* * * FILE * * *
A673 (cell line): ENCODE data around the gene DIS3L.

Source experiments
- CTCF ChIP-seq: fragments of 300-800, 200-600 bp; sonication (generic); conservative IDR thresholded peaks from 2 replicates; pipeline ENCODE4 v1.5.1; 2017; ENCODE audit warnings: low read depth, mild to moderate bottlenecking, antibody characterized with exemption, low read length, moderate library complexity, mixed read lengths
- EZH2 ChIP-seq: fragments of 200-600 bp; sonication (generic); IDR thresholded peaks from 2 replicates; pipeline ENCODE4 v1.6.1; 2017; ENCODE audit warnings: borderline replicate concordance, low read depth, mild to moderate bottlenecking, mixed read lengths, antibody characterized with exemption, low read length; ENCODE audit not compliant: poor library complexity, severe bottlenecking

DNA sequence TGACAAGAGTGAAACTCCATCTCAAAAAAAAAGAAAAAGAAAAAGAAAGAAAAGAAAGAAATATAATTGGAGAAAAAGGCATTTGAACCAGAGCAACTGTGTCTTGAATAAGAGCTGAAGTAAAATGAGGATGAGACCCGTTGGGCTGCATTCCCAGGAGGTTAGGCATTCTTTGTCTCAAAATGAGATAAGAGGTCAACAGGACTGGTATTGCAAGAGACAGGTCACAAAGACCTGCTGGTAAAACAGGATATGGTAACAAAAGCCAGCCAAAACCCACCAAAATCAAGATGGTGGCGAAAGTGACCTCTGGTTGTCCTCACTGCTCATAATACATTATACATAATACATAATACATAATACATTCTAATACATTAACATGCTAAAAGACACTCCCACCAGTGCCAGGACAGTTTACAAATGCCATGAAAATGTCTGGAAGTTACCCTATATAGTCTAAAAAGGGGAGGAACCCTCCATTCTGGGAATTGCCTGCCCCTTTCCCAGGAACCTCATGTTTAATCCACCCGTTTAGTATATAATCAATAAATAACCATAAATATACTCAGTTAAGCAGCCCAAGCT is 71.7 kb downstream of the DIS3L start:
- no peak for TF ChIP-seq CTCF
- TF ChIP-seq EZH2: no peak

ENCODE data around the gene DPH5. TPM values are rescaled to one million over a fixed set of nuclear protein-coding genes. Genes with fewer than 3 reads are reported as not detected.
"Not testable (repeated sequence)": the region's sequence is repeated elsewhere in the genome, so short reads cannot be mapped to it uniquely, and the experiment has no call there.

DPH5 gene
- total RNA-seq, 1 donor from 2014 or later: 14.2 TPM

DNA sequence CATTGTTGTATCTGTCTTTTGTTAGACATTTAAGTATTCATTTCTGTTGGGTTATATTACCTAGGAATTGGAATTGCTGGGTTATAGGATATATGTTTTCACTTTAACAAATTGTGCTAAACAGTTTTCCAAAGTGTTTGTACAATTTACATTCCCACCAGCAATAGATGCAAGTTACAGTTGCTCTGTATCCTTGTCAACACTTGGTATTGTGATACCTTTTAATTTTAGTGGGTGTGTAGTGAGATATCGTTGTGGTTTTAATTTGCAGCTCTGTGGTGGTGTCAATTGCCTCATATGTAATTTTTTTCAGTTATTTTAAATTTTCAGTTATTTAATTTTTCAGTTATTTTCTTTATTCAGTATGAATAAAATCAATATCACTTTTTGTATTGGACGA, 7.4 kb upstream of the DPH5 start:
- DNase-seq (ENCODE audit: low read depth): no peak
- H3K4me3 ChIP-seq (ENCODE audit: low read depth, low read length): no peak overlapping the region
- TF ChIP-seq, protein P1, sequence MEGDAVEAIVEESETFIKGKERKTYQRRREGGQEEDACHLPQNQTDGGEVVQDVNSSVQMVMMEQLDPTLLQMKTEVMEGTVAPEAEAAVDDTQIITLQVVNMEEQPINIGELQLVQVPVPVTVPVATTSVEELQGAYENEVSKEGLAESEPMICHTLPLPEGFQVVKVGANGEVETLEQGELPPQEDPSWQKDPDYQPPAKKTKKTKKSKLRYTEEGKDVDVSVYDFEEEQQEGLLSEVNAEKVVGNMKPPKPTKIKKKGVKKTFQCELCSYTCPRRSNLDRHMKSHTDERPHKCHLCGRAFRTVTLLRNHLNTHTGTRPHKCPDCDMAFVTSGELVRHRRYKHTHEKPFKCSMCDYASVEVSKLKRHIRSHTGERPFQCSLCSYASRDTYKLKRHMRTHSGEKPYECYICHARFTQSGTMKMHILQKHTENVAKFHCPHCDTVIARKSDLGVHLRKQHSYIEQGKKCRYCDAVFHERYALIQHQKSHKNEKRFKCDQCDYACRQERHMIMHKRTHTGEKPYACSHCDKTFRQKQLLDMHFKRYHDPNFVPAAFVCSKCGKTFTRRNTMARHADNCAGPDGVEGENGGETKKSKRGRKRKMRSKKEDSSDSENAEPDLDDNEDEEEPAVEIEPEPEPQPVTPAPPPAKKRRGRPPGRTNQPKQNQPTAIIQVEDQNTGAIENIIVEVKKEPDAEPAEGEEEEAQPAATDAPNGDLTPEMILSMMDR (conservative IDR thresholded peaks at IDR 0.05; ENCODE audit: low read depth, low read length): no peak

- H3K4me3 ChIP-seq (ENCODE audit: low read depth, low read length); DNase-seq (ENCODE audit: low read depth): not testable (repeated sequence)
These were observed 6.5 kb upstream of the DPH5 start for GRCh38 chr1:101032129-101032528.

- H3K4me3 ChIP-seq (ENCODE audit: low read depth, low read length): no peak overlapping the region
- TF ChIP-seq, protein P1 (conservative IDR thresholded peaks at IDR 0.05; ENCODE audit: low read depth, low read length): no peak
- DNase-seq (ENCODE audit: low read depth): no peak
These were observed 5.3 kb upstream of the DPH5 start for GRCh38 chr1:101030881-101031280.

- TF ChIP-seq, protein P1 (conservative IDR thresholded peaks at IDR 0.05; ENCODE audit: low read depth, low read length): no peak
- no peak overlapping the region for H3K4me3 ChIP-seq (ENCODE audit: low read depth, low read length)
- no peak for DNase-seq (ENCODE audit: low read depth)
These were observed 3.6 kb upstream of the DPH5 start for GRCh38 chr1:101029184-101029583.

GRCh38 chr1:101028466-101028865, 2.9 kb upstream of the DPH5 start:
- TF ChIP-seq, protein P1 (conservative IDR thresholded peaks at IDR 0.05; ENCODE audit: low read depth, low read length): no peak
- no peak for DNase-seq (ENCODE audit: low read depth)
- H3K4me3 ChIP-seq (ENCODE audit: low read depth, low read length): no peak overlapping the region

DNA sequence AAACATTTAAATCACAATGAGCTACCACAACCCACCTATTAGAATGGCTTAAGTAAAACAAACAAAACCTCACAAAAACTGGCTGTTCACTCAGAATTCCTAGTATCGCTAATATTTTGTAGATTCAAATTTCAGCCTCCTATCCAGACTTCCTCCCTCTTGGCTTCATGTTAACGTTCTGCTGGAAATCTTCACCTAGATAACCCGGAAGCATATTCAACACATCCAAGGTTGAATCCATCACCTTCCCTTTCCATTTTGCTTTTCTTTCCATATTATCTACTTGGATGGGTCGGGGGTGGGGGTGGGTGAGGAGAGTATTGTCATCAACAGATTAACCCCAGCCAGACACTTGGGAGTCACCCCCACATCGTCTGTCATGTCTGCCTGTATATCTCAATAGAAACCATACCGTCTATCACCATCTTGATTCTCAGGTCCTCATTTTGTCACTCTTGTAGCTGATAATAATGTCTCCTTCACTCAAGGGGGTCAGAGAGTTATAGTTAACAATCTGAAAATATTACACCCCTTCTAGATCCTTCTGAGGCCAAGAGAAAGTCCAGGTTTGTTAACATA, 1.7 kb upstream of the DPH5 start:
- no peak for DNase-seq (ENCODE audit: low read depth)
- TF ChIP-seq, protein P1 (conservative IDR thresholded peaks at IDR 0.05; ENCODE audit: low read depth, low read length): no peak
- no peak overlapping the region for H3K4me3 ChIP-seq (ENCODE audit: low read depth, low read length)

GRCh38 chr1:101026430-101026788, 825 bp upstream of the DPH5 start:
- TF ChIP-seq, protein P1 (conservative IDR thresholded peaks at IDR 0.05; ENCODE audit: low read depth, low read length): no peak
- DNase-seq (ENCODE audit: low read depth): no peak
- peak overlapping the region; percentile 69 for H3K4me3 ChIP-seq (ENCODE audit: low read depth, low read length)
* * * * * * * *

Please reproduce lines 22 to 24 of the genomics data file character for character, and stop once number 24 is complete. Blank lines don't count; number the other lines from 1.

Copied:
- TF ChIP-seq, protein P1 (conservative IDR thresholded peaks at IDR 0.05; ENCODE audit: low read depth, low read length): no peak
- no peak overlapping the region for H3K4me3 ChIP-seq (ENCODE audit: low read depth, low read length)
- no peak for DNase-seq (ENCODE audit: low read depth)